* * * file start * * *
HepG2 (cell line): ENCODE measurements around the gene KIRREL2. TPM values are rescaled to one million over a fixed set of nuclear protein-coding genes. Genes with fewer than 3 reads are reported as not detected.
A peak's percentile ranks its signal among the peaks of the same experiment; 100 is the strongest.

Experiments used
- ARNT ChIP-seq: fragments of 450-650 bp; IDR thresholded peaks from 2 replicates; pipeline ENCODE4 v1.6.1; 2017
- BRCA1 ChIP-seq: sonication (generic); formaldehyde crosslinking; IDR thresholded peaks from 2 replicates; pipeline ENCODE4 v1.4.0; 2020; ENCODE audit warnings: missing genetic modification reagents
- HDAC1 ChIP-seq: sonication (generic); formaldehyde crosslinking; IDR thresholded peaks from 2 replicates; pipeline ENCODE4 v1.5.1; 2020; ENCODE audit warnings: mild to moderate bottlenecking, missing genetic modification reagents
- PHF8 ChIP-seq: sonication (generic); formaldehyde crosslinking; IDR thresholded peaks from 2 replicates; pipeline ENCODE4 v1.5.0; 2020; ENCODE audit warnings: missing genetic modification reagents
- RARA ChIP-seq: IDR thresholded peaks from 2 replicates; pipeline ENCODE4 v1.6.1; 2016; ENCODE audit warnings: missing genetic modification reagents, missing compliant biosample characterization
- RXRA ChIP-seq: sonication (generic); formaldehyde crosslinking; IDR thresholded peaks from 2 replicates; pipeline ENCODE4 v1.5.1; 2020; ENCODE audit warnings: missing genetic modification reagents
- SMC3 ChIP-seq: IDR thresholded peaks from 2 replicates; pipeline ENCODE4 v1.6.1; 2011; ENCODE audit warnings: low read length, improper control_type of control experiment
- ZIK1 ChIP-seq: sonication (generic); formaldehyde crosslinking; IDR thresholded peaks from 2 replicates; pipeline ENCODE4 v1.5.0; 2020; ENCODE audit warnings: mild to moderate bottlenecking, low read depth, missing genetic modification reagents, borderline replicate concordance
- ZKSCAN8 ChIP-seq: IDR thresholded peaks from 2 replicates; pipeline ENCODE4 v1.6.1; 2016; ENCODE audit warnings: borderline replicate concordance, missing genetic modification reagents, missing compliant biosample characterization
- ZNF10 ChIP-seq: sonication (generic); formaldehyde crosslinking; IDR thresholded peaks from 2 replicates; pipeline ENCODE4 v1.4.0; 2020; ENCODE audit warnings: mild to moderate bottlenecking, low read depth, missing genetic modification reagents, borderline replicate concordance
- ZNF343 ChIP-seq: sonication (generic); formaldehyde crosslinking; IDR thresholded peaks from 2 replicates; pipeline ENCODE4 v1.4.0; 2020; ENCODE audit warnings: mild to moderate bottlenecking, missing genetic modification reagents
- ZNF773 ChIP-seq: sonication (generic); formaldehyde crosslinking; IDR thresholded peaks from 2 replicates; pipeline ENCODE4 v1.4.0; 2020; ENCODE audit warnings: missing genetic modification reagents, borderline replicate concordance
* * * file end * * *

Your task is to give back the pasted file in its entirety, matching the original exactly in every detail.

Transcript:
HepG2 (cell line): ENCODE measurements around the gene KIRREL2. TPM values are rescaled to one million over a fixed set of nuclear protein-coding genes. Genes with fewer than 3 reads are reported as not detected.
A peak's percentile ranks its signal among the peaks of the same experiment; 100 is the strongest.

Experiments used
- ARNT ChIP-seq: fragments of 450-650 bp; IDR thresholded peaks from 2 replicates; pipeline ENCODE4 v1.6.1; 2017
- BRCA1 ChIP-seq: sonication (generic); formaldehyde crosslinking; IDR thresholded peaks from 2 replicates; pipeline ENCODE4 v1.4.0; 2020; ENCODE audit warnings: missing genetic modification reagents
- HDAC1 ChIP-seq: sonication (generic); formaldehyde crosslinking; IDR thresholded peaks from 2 replicates; pipeline ENCODE4 v1.5.1; 2020; ENCODE audit warnings: mild to moderate bottlenecking, missing genetic modification reagents
- PHF8 ChIP-seq: sonication (generic); formaldehyde crosslinking; IDR thresholded peaks from 2 replicates; pipeline ENCODE4 v1.5.0; 2020; ENCODE audit warnings: missing genetic modification reagents
- RARA ChIP-seq: IDR thresholded peaks from 2 replicates; pipeline ENCODE4 v1.6.1; 2016; ENCODE audit warnings: missing genetic modification reagents, missing compliant biosample characterization
- RXRA ChIP-seq: sonication (generic); formaldehyde crosslinking; IDR thresholded peaks from 2 replicates; pipeline ENCODE4 v1.5.1; 2020; ENCODE audit warnings: missing genetic modification reagents
- SMC3 ChIP-seq: IDR thresholded peaks from 2 replicates; pipeline ENCODE4 v1.6.1; 2011; ENCODE audit warnings: low read length, improper control_type of control experiment
- ZIK1 ChIP-seq: sonication (generic); formaldehyde crosslinking; IDR thresholded peaks from 2 replicates; pipeline ENCODE4 v1.5.0; 2020; ENCODE audit warnings: mild to moderate bottlenecking, low read depth, missing genetic modification reagents, borderline replicate concordance
- ZKSCAN8 ChIP-seq: IDR thresholded peaks from 2 replicates; pipeline ENCODE4 v1.6.1; 2016; ENCODE audit warnings: borderline replicate concordance, missing genetic modification reagents, missing compliant biosample characterization
- ZNF10 ChIP-seq: sonication (generic); formaldehyde crosslinking; IDR thresholded peaks from 2 replicates; pipeline ENCODE4 v1.4.0; 2020; ENCODE audit warnings: mild to moderate bottlenecking, low read depth, missing genetic modification reagents, borderline replicate concordance
- ZNF343 ChIP-seq: sonication (generic); formaldehyde crosslinking; IDR thresholded peaks from 2 replicates; pipeline ENCODE4 v1.4.0; 2020; ENCODE audit warnings: mild to moderate bottlenecking, missing genetic modification reagents
- ZNF773 ChIP-seq: sonication (generic); formaldehyde crosslinking; IDR thresholded peaks from 2 replicates; pipeline ENCODE4 v1.4.0; 2020; ENCODE audit warnings: missing genetic modification reagents, borderline replicate concordance